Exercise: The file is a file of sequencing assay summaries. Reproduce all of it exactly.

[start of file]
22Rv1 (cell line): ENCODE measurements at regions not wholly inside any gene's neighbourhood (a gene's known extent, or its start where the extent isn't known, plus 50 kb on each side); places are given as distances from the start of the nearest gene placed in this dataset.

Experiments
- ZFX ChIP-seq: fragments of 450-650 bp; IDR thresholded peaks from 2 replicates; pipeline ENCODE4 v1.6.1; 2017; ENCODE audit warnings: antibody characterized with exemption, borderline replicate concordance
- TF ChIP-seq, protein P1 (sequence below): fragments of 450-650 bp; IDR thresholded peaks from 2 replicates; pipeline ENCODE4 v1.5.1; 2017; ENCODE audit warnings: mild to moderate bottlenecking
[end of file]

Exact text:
22Rv1 (cell line): ENCODE measurements at regions not wholly inside any gene's neighbourhood (a gene's known extent, or its start where the extent isn't known, plus 50 kb on each side); places are given as distances from the start of the nearest gene placed in this dataset.

Experiments
- ZFX ChIP-seq: fragments of 450-650 bp; IDR thresholded peaks from 2 replicates; pipeline ENCODE4 v1.6.1; 2017; ENCODE audit warnings: antibody characterized with exemption, borderline replicate concordance
- TF ChIP-seq, protein P1 (sequence below): fragments of 450-650 bp; IDR thresholded peaks from 2 replicates; pipeline ENCODE4 v1.5.1; 2017; ENCODE audit warnings: mild to moderate bottlenecking